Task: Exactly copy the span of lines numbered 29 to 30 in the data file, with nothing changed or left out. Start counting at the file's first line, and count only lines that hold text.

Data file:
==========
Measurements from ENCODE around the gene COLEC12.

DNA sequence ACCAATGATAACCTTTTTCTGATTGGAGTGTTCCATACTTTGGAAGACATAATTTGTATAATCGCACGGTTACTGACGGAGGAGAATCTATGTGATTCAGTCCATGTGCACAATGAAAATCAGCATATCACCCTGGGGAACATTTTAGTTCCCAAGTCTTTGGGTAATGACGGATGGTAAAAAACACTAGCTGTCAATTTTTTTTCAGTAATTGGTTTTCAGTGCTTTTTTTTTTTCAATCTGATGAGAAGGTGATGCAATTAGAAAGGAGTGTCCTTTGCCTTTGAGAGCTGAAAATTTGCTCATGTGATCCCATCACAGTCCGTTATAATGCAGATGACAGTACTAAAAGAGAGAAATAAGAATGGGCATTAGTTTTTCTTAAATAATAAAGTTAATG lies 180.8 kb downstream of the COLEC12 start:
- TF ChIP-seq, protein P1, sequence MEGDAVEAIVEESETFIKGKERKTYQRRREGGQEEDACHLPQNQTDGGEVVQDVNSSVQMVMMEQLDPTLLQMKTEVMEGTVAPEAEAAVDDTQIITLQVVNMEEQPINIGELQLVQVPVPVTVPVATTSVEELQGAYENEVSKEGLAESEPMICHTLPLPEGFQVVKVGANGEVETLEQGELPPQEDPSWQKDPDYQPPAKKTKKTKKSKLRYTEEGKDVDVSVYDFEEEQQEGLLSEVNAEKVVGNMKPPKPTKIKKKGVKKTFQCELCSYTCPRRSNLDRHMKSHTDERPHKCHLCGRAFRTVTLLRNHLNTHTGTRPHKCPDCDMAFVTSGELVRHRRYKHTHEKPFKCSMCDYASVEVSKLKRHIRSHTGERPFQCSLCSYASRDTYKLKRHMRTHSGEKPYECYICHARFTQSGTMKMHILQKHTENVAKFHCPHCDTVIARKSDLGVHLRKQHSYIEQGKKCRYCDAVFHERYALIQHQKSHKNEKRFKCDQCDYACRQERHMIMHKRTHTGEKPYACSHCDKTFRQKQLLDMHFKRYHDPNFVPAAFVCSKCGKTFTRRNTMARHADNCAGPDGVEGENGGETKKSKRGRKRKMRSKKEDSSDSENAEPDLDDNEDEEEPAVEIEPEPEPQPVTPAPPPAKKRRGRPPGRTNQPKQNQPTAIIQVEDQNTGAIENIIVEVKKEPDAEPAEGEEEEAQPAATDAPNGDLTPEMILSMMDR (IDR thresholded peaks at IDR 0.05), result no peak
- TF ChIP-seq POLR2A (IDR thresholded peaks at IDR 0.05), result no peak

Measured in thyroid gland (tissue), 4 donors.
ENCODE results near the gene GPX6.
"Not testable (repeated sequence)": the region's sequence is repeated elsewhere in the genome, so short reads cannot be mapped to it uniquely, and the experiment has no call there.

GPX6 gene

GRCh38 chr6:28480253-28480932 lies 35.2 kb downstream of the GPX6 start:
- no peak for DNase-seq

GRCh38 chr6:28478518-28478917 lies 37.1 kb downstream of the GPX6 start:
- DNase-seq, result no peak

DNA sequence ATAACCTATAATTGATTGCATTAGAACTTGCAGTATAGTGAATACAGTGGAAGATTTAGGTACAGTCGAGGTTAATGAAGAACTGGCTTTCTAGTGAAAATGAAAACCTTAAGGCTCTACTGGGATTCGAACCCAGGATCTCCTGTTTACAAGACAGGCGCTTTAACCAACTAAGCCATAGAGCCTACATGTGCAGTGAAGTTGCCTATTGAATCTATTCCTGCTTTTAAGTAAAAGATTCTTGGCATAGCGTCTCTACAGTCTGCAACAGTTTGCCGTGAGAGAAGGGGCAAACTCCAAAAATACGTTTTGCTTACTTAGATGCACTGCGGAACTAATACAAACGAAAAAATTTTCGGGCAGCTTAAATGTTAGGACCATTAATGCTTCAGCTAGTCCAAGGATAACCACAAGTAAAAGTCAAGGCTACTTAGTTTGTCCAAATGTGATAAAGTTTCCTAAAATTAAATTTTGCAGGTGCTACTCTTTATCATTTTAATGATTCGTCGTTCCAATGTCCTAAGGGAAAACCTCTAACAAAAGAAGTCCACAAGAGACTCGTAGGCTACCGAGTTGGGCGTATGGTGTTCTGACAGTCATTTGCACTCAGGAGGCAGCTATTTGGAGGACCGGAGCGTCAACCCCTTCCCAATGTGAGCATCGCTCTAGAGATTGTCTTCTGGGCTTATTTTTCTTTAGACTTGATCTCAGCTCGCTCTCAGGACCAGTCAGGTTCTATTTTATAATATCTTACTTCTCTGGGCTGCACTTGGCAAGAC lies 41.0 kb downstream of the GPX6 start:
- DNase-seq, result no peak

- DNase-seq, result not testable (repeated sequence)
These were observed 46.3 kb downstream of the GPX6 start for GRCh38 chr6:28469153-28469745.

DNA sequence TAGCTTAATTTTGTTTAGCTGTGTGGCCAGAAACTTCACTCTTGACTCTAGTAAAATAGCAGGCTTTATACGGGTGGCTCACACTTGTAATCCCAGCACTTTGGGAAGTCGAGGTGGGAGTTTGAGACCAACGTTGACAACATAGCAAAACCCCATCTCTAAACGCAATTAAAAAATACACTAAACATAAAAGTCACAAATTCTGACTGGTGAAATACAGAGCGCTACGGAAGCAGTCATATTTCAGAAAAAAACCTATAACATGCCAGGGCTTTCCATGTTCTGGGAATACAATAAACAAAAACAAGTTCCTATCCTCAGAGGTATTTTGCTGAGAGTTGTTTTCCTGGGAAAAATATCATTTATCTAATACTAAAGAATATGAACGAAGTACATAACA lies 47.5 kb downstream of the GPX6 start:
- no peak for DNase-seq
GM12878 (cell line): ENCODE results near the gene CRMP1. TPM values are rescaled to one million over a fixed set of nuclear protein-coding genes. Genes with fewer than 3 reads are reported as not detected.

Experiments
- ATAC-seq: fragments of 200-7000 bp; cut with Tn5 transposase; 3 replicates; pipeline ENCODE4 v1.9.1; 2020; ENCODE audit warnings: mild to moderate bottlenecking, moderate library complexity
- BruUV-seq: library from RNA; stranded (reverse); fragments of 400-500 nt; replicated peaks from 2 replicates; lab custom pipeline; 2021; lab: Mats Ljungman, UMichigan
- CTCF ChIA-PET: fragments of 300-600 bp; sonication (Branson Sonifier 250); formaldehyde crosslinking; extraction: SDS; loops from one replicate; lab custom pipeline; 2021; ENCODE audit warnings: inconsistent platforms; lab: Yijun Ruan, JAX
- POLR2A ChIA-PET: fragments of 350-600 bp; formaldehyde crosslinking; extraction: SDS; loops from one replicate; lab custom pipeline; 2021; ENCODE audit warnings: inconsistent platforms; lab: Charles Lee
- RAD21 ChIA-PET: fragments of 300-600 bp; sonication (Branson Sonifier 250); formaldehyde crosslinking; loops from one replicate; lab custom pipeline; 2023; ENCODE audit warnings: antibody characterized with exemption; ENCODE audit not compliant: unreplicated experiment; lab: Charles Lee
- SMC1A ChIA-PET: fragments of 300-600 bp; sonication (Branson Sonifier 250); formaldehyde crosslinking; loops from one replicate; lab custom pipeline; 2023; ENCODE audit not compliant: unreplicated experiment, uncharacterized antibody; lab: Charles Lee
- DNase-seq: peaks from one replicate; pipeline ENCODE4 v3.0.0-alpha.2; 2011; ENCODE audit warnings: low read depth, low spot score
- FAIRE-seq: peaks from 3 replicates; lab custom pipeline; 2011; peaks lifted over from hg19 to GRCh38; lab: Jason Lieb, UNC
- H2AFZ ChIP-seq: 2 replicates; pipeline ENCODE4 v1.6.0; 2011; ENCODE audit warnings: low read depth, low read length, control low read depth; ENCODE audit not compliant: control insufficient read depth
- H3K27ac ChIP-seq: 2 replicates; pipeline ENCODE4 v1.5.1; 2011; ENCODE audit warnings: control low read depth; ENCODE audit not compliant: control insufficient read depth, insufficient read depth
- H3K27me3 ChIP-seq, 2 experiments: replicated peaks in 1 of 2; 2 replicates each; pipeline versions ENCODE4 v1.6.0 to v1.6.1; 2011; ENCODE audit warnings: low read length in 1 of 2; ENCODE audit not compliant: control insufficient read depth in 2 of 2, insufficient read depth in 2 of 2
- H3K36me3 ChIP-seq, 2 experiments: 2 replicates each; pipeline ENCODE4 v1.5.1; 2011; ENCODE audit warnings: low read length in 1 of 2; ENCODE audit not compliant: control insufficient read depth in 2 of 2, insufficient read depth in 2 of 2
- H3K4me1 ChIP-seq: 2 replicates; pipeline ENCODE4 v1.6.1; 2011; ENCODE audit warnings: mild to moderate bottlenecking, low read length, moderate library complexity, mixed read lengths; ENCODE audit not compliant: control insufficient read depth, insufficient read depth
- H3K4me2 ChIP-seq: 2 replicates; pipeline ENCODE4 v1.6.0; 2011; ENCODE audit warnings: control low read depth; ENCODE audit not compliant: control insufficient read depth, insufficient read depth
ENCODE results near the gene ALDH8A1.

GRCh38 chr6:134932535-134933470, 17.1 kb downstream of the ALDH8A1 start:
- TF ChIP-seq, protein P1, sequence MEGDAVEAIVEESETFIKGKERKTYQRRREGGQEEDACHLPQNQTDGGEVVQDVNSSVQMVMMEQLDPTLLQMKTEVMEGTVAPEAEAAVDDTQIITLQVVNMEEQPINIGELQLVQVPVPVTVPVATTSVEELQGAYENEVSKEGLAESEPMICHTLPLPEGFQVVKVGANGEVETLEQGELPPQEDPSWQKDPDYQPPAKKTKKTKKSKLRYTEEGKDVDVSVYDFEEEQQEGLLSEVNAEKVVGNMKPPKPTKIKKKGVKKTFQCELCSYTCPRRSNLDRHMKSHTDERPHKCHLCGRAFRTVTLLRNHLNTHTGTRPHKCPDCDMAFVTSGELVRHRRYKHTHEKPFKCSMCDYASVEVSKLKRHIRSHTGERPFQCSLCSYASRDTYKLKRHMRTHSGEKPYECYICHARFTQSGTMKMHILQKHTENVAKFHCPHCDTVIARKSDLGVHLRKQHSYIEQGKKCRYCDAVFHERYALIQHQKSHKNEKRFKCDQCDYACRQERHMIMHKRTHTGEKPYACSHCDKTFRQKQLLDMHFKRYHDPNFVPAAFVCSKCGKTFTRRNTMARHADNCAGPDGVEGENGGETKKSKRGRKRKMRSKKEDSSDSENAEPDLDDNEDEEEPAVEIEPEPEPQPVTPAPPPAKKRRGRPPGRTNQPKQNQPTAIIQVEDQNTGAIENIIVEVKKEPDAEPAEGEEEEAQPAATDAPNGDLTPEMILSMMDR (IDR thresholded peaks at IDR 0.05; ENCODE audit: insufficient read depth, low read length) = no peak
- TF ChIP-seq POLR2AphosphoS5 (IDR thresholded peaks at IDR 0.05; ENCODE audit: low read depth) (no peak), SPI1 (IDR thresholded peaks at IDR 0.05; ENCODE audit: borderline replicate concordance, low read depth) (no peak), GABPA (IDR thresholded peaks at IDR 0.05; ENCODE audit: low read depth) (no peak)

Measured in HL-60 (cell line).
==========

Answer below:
- H2AFZ ChIP-seq: 2 replicates; pipeline ENCODE4 v1.6.0; 2011; ENCODE audit warnings: low read depth, low read length, control low read depth; ENCODE audit not compliant: control insufficient read depth
- H3K27ac ChIP-seq: 2 replicates; pipeline ENCODE4 v1.5.1; 2011; ENCODE audit warnings: control low read depth; ENCODE audit not compliant: control insufficient read depth, insufficient read depth